DICK:  You won’t have to, Ben.  I think…[Loud knocking on door.]  S-h-h!  [Knocking repeated.]  [Whispers.]  Ben, get out right now.  Go the back way.  Tell Mr. Denby I sent you.  Hurry!

BEN:  I sho’ will!  [Hurried footsteps]  (PAUSE.)  [Door closes.] 

DICK:  Who’s there?

KENYON:  Open up!  (PAUSE.)  [Door opens.]

DICK:  What do you want?

KENYON:  Are you Richard Landis?

DICK:  Yes.  Who are you?

KENYON:  My name’s George Kenyon.  And this is my partner, Jack worth. We’re Federal officers.

DICK:  Yes?

KENYON:  We’re coming in and search your house.  We think you’ve got a fugitive slave working for you.

DICK:  Have you a warrant?

WORTH:  Yes, sure.  You can read it while we’re looking around.

DICK:  I’ll read it before you come in.  Give it to me.

KENYON:  We’re in a hurry.

DICK:  Get back, you.  I said I’ll see your warrant first.

KENYON:  All right, Jack, give him the warrant.  (PAUSE.)  [Paper crackles.]

DICK:  You can come in now.  [Footsteps.  Door closes.]

KENYON:  You might as well turn him over to us, Landis.  We know he fits the description in our warrant.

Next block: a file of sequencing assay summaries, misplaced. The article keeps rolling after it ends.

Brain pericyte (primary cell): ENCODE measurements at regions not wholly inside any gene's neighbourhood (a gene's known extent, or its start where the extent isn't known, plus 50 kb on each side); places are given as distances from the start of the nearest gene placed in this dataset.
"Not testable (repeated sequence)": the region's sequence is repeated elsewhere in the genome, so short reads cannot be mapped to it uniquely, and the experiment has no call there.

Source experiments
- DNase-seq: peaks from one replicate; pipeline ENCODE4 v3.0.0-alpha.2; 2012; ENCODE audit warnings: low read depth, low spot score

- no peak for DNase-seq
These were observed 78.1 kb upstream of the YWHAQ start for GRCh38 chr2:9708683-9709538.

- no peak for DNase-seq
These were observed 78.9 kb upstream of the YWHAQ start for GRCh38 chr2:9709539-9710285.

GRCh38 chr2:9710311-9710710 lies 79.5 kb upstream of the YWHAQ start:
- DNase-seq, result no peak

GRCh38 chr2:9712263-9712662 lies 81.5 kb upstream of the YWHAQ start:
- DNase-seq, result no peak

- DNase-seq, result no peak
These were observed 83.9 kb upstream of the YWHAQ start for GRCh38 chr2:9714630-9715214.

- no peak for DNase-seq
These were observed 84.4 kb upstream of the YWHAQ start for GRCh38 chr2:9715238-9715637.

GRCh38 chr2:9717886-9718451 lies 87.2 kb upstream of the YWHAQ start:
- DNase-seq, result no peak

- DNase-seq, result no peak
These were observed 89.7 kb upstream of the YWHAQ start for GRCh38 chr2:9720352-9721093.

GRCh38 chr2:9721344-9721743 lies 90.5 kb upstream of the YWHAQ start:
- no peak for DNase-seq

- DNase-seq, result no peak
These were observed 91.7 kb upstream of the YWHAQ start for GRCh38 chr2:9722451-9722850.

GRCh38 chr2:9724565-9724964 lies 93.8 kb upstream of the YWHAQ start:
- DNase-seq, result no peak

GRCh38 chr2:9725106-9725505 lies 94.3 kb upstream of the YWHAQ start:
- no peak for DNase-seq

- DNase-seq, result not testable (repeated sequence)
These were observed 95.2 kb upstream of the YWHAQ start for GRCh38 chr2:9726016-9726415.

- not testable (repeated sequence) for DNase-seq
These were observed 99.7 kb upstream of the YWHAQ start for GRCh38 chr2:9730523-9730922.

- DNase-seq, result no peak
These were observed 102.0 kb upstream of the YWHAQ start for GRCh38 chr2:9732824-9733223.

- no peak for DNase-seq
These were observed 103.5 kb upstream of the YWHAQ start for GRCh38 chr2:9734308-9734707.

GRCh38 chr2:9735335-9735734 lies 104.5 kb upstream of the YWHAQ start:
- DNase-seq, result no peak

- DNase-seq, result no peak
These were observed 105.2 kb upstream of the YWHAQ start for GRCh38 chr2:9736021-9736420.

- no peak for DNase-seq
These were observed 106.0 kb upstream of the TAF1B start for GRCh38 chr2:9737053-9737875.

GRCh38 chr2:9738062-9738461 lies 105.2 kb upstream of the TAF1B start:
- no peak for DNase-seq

DICK:  Have you seen him?

WORTH:  No, but folks here in town have told us.

DICK:  You hear a lot of things in any town.

KENYON:  You don’t want to help us, eh?  We could arrest you for interfering with Federal officers.

DICK:  I’m not interfering, and you know it.  But if you want to stumble into a false arrest, go ahead.

WORTH:  Stop arguing, George, and let’s search the place.

DICK:  I’ll go with you.  [Footsteps.]  (LONG PAUSE.)

KENYON:  Well, he’s not here; that’s sure.

WORTH:  Where is he, Landis?

DICK:  I told you I’m not answering any questions.

KENYON:  All right, we’ll get along without your help.  We know where to look for him.

DICK:  Then you’re wasting your time here.  [Footsteps.  Door closes.]

MARY:  [Coming on.]  Dick, do you think they know where to look?

DICK:  I’m not sure.  There are some people in town who would turn Ben in for the fifty-dollar reward. And they might know about Denby’s house.  We’ll have to trust to luck now.  [Music:  Fades in and out.]



KENYON:  It’s so dark I can hardly see, Jack, but this must be the house.  [Knock on door.  Pause.  Door opens.]

DENBY:  What do you want?

KENYON:  Your name Ed Denby?

DENBY:  Yes.

KENYON:  We’re Federal officers.  Here’s a warrant to search your house.  (PAUSE.) [Paper crackles.]

DENBY:  All right, come in.  [Footsteps.  Door closes.]